Martin Luther King Day of Service Work Session in the Mapleton Preserve Monday, January 20th, 2014
Photos by Jonathan Michalik
Forty-three hardy and cheerful volunteers turned out to clear small trees, brush, vines, and trash in the Mapleton Preserve. They made a significant dent in the invasive autumn olive population in the near fields, saved a very special Dawn Redwood from being buried in bamboo, made progress on a drainage issue for the Clivus Multrum, continued clearing efforts around the greenhouses, and picked up LOTS of litter. The Mapleton Preserve is a better place for their efforts!
And there was this dinosaur relic found during cleanup and captured by Paul’s magic iphone!
Arbor Day Celebration – Saturday, April 12, 2014
Karen Linder led a leisurely walk in the Preserve, where particpants observed tree leaves, buds, bark, needles, pine cones, nuts, seeds, silhouette, and extra attractions, such as sapsucker holes and oak wasp galls. Three Andromedas were planted in a group effort with attention to proper depth of hole, filling and tamping soil, correct mulching (NOT volcano style!), and watering in at the end.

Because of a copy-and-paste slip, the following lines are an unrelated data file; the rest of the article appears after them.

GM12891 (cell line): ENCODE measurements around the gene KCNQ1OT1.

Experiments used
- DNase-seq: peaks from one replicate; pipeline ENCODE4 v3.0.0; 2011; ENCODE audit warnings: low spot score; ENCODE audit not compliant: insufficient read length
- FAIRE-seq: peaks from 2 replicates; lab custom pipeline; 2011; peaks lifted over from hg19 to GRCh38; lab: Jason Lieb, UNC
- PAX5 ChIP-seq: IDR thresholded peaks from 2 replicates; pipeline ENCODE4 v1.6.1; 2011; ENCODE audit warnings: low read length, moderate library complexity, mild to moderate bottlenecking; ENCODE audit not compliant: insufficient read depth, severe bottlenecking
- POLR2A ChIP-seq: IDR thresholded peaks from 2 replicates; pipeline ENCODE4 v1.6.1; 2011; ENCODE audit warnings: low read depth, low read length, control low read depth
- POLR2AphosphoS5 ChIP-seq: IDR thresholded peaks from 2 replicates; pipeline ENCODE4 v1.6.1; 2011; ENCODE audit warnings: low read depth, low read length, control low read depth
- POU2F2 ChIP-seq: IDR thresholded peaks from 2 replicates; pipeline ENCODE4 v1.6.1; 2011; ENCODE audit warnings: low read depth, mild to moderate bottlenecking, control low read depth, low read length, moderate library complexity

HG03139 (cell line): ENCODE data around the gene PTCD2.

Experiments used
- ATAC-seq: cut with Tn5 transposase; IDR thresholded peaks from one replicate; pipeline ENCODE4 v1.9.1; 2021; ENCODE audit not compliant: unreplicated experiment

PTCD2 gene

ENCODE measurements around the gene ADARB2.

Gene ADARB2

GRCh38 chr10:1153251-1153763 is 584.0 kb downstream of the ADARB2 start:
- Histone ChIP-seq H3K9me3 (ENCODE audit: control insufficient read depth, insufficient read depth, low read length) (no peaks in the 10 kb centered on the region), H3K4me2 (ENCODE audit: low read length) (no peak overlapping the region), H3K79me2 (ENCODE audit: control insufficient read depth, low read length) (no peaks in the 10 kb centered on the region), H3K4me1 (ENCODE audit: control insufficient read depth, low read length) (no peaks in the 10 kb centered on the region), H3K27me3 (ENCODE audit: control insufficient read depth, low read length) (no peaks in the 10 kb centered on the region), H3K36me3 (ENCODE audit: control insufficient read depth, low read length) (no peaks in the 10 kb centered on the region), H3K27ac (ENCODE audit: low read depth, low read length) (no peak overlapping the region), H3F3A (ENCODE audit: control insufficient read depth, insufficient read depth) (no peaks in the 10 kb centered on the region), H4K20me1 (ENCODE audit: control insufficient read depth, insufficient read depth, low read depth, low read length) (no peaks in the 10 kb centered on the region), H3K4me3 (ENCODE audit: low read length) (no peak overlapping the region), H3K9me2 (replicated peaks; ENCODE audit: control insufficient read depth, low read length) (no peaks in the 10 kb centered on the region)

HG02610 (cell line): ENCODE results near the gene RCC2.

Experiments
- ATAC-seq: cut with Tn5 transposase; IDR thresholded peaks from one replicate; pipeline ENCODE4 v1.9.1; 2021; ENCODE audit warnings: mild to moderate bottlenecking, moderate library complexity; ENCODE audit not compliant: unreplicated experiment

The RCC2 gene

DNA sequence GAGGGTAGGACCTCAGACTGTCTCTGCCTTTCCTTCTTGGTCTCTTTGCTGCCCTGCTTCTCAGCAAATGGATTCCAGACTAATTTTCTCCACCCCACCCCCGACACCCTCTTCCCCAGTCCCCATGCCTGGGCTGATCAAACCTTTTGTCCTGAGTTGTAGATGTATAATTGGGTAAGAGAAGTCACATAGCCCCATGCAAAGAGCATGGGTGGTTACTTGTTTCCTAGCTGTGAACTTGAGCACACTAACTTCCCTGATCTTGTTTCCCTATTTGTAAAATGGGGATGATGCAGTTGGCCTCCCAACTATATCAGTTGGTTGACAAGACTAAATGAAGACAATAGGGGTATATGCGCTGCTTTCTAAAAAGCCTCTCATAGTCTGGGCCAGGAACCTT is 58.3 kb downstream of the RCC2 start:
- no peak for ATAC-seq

“Legendary Locations” Exhibit
October 11, 2013 – January 7, 2014
Heather Barros Andee Orlando
Heather Barros Catherine Martzloff
National Public Lands Day – Saturday, September 28, 2014
It was a gorgeous day to work outside, and an energetic crew cleared away small trees, brush, and vines, mulched trees and protected them with deer fencing, prepared the Clivus Multrum for grading with gravel, and collected litter along Mapleton Road. We are grateful for the efforts of these tireless volunteers!
Photos by Jonathan Michalik
Over the River and Through the Woods – A Thankgiving Day Walk, Thursday, November 27, 2014
FPNL president Karen Linder led a Thanksgiving Day morning exploration of the Mapleton Preserve.
Photos by Robert von Zumbusch
During the walk, someone asked what the cone-like seedpod of the Southern Magnolia was called, so she researched it. Here is how it looks.
The entire unit is called either a receptacle or a follicetum, made up of an array of smaller follicles that are originally closed, but then split open to reveal the red seeds inside. The similarity to a cone reveals the plant’s early heritage – magnolias were one of the first flowering plants, evolving 130 million years ago. Cone-like fossils similar to magnolia receptacles have been found in the fossil record.
She came across another interesting factoid – magnolia petals are tough because they were originally meant to attract the attention of beetles rather than bees (which do not appear in the fossil record until 100 million years ago). Since there were no insects specially adapted to live as pollinators when magnolia-like trees first appeared, the petals and reproductive structures of these first flowering trees had to be robust to survive attention from the hungry clumsy beetles (toughness which has passed on to the modern ornamental trees).